Ebenezer Presbyterian wishes to express our condolences on the passing of Dr. Troy Morgan to his family and to the congregations of Golden City and Lockwood Presbyterian churches, whom he served as their pastor. I have worked alongside Dr. Troy and have always appreciated his commitment to faith and his sense of humor. He will be missed.
On the Christian calendar, this Sunday celebrated the baptism of Jesus. John’s baptism was a baptism of repentance, meaning that those who submitted to it were testifying of their desire to repent. They had heard John’s call to put God in first place. However, Jesus had nothing of which to repent, hence, John’s reluctance. At first, John refused, but when Jesus insisted, John relented. However, unlike all the others who had been baptized, something different occurred when Jesus came up out of the water.
I’ve often wondered why it was necessary for Jesus to be baptized. Maybe it was a witness to John, so he would recognize his cousin Jesus as the Messiah for whom he prepared the way. Perhaps it was meant to show those seeking God’s will that Jesus was the “Way.” In any case, there is one part of this experience, as recorded in Luke 3, that struck me today: God’s response.
Reading my e-mail today, I found a story about a math teacher who had her students write one positive comment about every other student in the class. After receiving their classmates’ thoughts, the students carried around those affirmations from their peers for many years. Positive comments can strengthen us, just as negative words tear us down. The end of that e-mail insisted that we not wait to tell others how we feel, that we tell others what we appreciate, what we love, what is special about them.
One of the most essential affirmations a child can receive is from his or her parents, especially the father. The opinion of the father will go a long way toward lifting up or tearing down a child’s, especially a daughter’s, self-esteem. God models this truth for us in Jesus’ baptism when He affirms Jesus, expressing His love for and approval of His only Son, Jesus.
Luke reports that after Jesus was baptized, “the Holy Spirit descended on him in bodily form like a dove. And a voice came from heaven: ‘You are my Son, whom I love; with you I am well pleased’” (Luke 3:22). In that sentence, we sense the connection between God and Jesus. In front of many, as a testimony to John, God empowers and speaks words that lift up and encourage His Son.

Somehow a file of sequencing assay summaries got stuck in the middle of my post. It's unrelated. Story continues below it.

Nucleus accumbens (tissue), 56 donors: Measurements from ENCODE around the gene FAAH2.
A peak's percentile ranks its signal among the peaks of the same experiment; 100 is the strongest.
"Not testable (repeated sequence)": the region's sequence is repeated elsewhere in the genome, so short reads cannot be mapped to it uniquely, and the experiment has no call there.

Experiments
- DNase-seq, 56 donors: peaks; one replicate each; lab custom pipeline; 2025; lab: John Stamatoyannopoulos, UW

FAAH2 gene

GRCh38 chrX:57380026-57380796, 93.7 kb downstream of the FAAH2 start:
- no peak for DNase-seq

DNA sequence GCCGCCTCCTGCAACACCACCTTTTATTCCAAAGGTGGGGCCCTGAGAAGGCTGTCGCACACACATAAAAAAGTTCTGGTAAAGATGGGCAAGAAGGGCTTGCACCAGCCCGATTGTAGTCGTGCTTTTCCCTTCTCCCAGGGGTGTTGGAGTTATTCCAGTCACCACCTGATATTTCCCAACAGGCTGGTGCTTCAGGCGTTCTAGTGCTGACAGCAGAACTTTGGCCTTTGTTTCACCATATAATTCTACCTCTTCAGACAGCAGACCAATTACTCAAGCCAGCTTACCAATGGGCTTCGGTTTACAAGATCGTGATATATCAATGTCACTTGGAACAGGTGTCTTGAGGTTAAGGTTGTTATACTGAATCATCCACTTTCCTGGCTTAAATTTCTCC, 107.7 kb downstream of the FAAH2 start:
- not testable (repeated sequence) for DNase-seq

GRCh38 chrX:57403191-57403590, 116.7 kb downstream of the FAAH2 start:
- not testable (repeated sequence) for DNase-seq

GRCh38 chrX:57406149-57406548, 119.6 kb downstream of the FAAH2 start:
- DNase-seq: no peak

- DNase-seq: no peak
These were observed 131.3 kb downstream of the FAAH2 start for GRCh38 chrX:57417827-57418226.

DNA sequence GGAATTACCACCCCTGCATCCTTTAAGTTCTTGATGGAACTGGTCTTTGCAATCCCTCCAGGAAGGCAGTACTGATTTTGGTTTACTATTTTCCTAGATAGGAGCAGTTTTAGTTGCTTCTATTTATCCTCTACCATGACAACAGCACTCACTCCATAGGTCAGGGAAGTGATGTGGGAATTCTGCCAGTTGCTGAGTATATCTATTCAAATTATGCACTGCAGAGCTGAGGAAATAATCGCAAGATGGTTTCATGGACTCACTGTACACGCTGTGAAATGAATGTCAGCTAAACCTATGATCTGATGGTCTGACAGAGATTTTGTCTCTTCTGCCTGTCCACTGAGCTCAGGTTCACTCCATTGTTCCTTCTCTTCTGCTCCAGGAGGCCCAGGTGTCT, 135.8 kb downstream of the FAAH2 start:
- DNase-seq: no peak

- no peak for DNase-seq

“How does that apply to my life?” you might ask.
First, in God’s affirmation of love for and approval of Jesus, we can recognize God’s love for and approval of us, not because of what we have done right, but because of who Jesus is within us. When we experience salvation, Christ’s righteousness—His lack of sin—is imputed, or given to us. We are no longer seen by our own promises or faults, but by the lack of fault found in Jesus Christ.
Paul tells us, in Roman 8:15-17:
For you did not receive a spirit that makes you a slave again to fear, but you received the Spirit of sonship. And by him we cry, “Abba, Father.” The Spirit himself testifies with our spirit that we are God’s children. Now if we are children, then we are heirs—heirs of God and co-heirs with Christ, if indeed we share in his sufferings in order that we may also share in his glory.
Today, if you are in Christ, you are God’s child, and because of Christ, God says to you today, “You are my son. You are my daughter. In you I am well pleased.”
Second, God’s response in Jesus baptism is an example for us, how we can show the love of Christ to others. Throughout the Bible God speaks to His people with words of affirmation and love. While it is also true that God speaks words of judgment to them, God’s end purpose is always the lifting up of the people back to a right relationship, not to tear them down.
Matthew records Jesus’ words: “If you love those who love you, what reward will you get? Are not even the tax collectors doing that? And if you greet only your brothers, what are you doing more than others? Do not even pagans do that? Be perfect, therefore, as your heavenly Father is perfect” (5:46-48). How can we be “perfect”? One way is by loving those with whom we come in contact, by loving others even when they are not our friends or the people we would ordinarily choose to love.
We can love our friends and enemies by using our words to build them up and not to tear them down. Like the students in the story mentioned earlier, you have the opportunity to make a difference in a person’s life, not just for today, but for years to come, by the words you use to speak to them.
Don’t wait until tomorrow to tell someone how you feel. Let them know that you love them and God loves them. And if the person doesn’t know Jesus Christ as Lord and Savior, be sure to tell them just how much Jesus loved them, so much that He gave His life.
Mary Kay Glunt, Pastor
Ebenezer Presbyterian Church